Adhering to normal internal practices and disclosure controls and procedures is sufficient to demonstrate good faith compliance.
Limited Filing Delay
The final rule includes a delay provision in cases where disclosure poses a substantial risk to national security or public safety. A U.S. attorney general must determine that the disclosure poses a substantial risk to national security or public safety and notify the SEC in writing. Initially, disclosure may be delayed for a period determined by the attorney general, up to 30 days from when the disclosure would have been provided. The delay may be extended for an additional period of up to 30 days if the attorney general determines that disclosure continues to pose a substantial risk to national security or public safety and again notifies the SEC in writing. In extraordinary circumstances, disclosure may be delayed for a final additional period of up to 60 days if the attorney general determines that disclosure continues to pose a substantial risk to national security and notifies the SEC in writing. After this, relief can only be granted by SEC exemptive order.
The SEC has reached out to the U.S. Department of Justice to establish an interagency communication process to allow for the attorney general’s determinations to be communicated to the SEC in a timely manner.
The final rule provides no exemption from providing disclosures about cybersecurity incidents on third-party systems used. The final rule makes clear that the disclosure requirements are not limited to where an information system
resides or who owns them. Depending on the facts, disclosure may be required by both the service provider and the customer, or by one but not the other. Registrants are only required to disclose based on the information available to them; registrants are not required to conduct additional inquiries outside of the regular channels of communication and complying with the registrant’s controls and procedures. No safe harbor is provided for information disclosed about third-party systems.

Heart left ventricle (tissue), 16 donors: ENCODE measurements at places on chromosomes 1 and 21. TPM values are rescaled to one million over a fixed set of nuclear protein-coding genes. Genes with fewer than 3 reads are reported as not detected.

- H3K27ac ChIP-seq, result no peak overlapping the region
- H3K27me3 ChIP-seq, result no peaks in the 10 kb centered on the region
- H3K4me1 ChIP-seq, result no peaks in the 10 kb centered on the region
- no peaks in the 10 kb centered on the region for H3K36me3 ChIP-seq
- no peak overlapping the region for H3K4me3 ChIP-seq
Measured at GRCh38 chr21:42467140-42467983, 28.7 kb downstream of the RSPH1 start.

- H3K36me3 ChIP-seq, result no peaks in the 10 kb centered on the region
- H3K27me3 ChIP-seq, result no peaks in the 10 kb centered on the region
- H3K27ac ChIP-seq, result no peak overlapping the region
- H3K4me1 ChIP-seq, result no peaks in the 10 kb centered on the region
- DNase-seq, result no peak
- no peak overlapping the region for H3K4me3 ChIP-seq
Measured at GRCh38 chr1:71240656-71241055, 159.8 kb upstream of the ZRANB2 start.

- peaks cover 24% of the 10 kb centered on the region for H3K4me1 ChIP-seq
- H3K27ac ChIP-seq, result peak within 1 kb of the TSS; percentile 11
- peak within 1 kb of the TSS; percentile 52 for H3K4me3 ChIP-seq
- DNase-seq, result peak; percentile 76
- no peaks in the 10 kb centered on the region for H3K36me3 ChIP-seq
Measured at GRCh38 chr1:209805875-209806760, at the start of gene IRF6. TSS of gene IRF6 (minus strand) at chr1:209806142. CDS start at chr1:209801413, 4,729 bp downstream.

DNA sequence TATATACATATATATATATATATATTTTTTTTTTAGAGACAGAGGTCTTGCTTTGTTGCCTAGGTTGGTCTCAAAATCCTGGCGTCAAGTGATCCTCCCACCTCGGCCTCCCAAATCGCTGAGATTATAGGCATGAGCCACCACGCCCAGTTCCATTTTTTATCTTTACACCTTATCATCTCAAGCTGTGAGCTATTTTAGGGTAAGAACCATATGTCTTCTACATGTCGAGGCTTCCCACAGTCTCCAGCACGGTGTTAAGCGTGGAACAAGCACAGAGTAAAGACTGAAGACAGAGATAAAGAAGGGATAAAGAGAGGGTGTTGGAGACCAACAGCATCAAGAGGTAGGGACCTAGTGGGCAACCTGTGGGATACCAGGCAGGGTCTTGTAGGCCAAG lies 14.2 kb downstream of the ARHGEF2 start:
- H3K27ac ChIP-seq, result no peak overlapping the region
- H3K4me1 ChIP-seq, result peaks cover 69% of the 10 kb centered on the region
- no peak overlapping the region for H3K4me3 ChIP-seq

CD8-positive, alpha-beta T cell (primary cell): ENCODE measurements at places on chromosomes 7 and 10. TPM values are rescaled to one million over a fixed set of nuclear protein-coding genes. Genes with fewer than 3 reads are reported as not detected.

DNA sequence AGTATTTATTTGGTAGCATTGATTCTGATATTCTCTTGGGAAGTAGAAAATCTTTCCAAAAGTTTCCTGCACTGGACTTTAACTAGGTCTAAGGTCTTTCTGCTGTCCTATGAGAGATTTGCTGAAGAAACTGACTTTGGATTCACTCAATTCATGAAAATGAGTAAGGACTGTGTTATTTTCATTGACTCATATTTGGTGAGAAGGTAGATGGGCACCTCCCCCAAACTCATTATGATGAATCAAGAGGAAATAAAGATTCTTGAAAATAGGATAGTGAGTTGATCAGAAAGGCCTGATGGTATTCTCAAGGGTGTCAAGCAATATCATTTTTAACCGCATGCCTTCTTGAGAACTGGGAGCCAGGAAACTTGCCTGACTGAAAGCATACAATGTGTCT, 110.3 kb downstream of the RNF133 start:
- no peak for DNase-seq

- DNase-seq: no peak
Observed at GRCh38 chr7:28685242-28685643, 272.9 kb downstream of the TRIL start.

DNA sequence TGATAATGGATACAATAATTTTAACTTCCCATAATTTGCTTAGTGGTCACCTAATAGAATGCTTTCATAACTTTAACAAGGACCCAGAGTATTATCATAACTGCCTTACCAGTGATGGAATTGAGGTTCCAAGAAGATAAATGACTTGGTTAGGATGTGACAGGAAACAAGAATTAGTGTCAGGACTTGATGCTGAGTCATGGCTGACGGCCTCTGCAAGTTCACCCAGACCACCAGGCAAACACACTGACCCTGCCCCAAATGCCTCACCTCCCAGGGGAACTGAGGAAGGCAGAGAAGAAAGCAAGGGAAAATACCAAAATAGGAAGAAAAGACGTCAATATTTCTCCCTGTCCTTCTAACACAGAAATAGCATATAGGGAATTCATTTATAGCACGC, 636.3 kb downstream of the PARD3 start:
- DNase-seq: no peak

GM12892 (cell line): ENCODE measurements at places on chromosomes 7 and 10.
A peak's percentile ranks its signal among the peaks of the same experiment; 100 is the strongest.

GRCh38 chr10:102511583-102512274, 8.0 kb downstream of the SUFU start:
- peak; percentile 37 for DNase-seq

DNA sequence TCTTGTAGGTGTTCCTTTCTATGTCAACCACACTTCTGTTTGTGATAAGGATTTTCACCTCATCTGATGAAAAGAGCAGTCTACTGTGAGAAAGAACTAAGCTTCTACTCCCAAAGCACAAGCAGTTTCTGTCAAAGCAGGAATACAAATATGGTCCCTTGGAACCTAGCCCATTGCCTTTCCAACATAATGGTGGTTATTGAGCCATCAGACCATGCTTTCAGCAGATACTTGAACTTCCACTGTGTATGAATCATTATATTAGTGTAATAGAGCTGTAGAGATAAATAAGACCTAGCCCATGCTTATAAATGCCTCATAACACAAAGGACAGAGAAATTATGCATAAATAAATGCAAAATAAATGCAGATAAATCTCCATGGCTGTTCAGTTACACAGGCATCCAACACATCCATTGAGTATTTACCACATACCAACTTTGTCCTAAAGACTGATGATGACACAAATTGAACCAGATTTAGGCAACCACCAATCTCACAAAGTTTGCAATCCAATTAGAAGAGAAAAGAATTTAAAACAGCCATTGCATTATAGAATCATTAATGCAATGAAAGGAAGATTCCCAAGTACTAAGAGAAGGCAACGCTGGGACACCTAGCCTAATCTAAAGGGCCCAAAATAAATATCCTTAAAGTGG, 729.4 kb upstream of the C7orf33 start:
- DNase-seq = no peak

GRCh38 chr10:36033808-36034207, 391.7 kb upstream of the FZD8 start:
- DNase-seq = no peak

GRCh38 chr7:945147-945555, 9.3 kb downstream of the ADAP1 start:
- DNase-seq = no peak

We do not believe a reasonable investor would view a significant breach of a registrant’s data as immaterial merely because the data were housed on a third-party system, especially as companies increasingly rely on third-party cloud services that may place their data out of their immediate control.”
Risk Management & Strategy
The final rule amends Regulation S-K to require registrants to provide more consistent and informative disclosure regarding their cybersecurity risk management and strategy. The SEC significantly scaled back from the proposal’s list of prescriptive disclosures to a description of the registrant’s processes for assessing, identifying, and managing material risks from cybersecurity threats in sufficient detail for a reasonable investor to understand the process. This should include, but is not limited to:
- Whether and how such cybersecurity processes have been integrated into the registrant’s overall risk management system or processes
- Whether the registrant engages assessors, consultants, auditors, or other third parties for cybersecurity (Names are not required.)
- Whether the registrant has processes to oversee and identify material risks from cybersecurity threats associated with its use of any third-party service provider
The final rule also requires disclosure of whether any risks from cybersecurity threats, including as a result of any previous cybersecurity incidents, have materially affected or are reasonably likely to materially affect the registrant, including its business strategy, results of operations, or financial condition, and if so, how.
These amendments have been significantly scaled back from the proposal. The final rule requires only a description of the board’s oversight of risks from cybersecurity threats and identification of any board committee or subcommittee responsible for oversight and the processes by which the committee is informed about such risks.
Registrants should consider disclosing the following as part of a description of management’s role in assessing and managing the registrant’s material risks from cybersecurity threats:
- Whether and which management positions or committees are responsible for assessing and managing such risks, and the relevant expertise of the person or group in order to fully describe the nature of the expertise
- The processes by which such persons or committees are informed about and monitor the prevention, detection, mitigation, and remediation of cybersecurity incidents
- Whether such persons or committees report information about such risks to the board of directors or a board committee or subcommittee